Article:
NATO summit in Wales: no will to learn lessons
The latest history of military policy knows examples of unlearnt lessons risking: NATO, U.S. operations in Libya, Iraq, Yugoslavia, military support to terrorist group in Syria (to go on). Those interventions in interior affairs, by force, accompanied by numerous violations of international law lead to lasting opposition of polycentric world.
Тhe topic rough geopolitical project is certainly Ukraine which was planned to be a Trojan horse for Russia: deploying of the Ballistic Missile Defense System (BMDS) elements, disrupting of united mental, cultural, economic Slavic space, creating a permanent chaos and instability in a hostile state. All the steps are aimed at Russia's deterrence. That is clear enough: Russia is the strongest rival for the U.S. elite with enormous military, economic, scientific, human potentials and natural resources at its disposal. In the long run a permanent enemy is constantly necessary to justify spending on military industry corporations and special services.
The decisions made at NATO leaders' summit held in Wales September, 4-5 under pretense of opposing Russia's incursion in Ukraine and "imperial ambitions" are strictly eloquent.
NATO heads of state and government agreed Friday on a Readiness Action Plan. "This is a demonstration of our solidarity and resolve," underlined NATO Secretary General Anders Fogh Rasmussen.
The bloc's leaders came to an agreement on forming a "spearhead" force (4,000 up to 20,000) to respond within 48 hours to any "future Russian invasion". Moreover, NATO will make changes in command and control, pre-position equipment, supplies and planners. NATO will upgrade intelligence sharing, defence plans and hold more short-notice exercises. The alliance's military support to Ukraine had been discussed as well.
The United States acknowledged at the summit that action against terrorist groups in Iraq would have implications in Syria. The U.S. president Barack Obama and the State Department spokesperson Jennifer Psaki told of it recently. Even more, Obama said that he would authorize surveillance flights over Syria that could finally lead to airstrikes against key points of the Islamic State of Iraq and Syria (ISIS). Martin Dempsey, the chairman of the Joint Chiefs of Staff, said that the U.S. would not be able to root out ISIS without striking the group in Syria. The task is to change the regime in the country a strategic ally of Russia. So, the deterrence line is clear.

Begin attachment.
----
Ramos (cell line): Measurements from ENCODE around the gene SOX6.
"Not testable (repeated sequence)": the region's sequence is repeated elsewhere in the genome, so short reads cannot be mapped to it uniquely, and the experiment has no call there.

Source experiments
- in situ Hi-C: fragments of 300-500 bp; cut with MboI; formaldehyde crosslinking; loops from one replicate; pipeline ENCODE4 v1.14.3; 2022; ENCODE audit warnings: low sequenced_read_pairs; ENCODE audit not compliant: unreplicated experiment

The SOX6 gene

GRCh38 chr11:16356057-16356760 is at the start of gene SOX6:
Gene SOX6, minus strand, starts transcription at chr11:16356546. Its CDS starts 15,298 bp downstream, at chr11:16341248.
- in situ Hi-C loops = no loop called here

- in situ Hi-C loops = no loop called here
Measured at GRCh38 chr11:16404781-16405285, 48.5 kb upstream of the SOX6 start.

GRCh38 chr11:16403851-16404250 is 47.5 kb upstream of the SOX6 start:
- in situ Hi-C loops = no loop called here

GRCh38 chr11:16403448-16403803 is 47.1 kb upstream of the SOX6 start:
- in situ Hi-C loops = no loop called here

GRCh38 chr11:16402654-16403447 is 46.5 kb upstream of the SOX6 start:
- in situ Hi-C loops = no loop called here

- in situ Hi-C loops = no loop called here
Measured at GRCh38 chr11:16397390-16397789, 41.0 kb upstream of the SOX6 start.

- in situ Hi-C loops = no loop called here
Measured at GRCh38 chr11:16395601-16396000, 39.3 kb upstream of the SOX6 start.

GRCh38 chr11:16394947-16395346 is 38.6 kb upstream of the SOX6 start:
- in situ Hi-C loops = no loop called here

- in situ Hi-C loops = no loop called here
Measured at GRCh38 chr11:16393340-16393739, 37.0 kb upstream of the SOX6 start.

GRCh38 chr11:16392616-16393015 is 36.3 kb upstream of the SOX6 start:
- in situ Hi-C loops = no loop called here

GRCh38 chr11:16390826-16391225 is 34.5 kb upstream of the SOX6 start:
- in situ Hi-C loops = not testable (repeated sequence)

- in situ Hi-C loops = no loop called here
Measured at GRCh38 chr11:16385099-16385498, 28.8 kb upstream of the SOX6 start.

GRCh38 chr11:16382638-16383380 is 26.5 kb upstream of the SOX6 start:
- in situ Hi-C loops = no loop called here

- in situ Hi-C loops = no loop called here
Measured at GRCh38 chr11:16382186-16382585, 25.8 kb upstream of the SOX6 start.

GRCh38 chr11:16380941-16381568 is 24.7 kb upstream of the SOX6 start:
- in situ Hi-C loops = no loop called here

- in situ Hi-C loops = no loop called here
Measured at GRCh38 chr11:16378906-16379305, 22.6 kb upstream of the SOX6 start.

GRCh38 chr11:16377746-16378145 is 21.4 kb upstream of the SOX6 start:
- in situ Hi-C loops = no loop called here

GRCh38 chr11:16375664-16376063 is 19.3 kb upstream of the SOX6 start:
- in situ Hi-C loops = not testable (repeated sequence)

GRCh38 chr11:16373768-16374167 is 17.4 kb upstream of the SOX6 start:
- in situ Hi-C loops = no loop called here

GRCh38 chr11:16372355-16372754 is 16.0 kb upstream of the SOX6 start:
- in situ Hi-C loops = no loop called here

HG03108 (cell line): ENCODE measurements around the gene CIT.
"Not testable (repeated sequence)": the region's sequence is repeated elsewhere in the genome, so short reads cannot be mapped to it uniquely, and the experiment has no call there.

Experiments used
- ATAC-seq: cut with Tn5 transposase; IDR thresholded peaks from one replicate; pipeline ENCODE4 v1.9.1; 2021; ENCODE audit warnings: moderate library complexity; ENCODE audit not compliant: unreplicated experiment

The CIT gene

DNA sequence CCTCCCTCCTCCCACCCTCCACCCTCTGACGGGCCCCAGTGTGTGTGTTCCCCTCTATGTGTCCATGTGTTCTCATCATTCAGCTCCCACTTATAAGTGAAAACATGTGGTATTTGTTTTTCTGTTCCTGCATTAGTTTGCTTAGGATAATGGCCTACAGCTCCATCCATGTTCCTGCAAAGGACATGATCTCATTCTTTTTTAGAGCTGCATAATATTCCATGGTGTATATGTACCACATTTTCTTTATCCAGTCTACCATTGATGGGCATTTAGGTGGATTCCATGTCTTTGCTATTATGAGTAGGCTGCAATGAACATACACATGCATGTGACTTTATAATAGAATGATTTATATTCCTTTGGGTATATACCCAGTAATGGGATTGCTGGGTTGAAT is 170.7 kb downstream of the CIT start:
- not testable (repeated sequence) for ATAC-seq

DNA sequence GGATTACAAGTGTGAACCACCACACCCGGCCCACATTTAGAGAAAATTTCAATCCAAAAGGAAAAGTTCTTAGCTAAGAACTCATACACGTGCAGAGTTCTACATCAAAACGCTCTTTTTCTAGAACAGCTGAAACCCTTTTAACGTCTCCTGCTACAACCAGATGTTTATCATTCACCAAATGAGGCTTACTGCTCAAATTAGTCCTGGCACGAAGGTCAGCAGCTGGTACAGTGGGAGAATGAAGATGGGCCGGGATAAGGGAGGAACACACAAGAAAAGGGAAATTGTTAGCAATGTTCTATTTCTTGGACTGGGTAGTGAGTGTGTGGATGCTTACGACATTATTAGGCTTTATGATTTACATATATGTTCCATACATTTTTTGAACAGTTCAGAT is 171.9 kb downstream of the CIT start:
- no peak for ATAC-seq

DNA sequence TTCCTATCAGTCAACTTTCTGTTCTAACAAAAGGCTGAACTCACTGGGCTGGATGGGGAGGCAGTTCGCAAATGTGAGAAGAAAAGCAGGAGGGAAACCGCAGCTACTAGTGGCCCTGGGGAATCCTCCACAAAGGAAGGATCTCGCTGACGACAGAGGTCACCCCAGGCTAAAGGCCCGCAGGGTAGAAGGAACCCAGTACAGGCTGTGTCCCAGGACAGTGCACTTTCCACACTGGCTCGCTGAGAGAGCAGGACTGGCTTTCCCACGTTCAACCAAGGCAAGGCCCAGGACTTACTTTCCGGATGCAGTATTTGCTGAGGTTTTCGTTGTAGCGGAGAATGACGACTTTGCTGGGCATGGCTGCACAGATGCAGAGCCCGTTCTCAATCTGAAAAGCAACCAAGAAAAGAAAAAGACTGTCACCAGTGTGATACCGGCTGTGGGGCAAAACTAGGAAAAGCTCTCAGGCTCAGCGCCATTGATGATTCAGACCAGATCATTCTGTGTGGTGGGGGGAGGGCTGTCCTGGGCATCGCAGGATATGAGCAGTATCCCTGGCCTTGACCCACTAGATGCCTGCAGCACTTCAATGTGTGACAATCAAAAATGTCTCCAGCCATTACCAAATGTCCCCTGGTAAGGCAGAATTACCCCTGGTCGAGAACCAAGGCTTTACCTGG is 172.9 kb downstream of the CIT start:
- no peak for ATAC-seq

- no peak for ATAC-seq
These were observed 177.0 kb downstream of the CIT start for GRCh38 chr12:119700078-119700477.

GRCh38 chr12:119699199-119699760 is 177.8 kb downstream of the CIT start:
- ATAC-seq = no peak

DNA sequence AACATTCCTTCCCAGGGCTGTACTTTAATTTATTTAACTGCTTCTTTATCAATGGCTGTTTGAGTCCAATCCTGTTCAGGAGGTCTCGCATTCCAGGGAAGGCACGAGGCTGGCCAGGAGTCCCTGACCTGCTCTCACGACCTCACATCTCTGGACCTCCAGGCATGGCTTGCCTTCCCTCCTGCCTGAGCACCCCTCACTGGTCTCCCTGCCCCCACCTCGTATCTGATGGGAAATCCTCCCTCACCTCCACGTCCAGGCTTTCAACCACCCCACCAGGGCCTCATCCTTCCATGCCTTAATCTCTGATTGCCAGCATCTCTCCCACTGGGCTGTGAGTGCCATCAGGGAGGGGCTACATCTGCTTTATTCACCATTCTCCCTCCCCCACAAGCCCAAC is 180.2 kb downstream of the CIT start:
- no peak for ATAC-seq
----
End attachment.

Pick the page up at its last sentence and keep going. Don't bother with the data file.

The Russian reaction is sure to be appropriate as the stake is its military security. That is why Moscow plans to work out a new military doctrine, design new weapons and upgrade its armed forces structure. It certainly will lead to arms race, international tension and deeper world economic crisis.
The question is: who are the winners? The answer is obvious: U.S. military industry corporations mainly. Businessmen are already loosing both in Europe and in U.S due to sanctions imposed on Russia. Ordinary people? All the political turbulences won't really matter for them if they can't earn a living.
Finally, despite of all the negative factors it will contribute to setting up a new polycentric world but not in the West - in Asia, Latin America and Africa with full Russian partnership. The U.S. is certain to desperately oppose it but the White House global influence is decreasing. So, the Big Game goes on and the winner is likely to be whoever is able to learn lessons.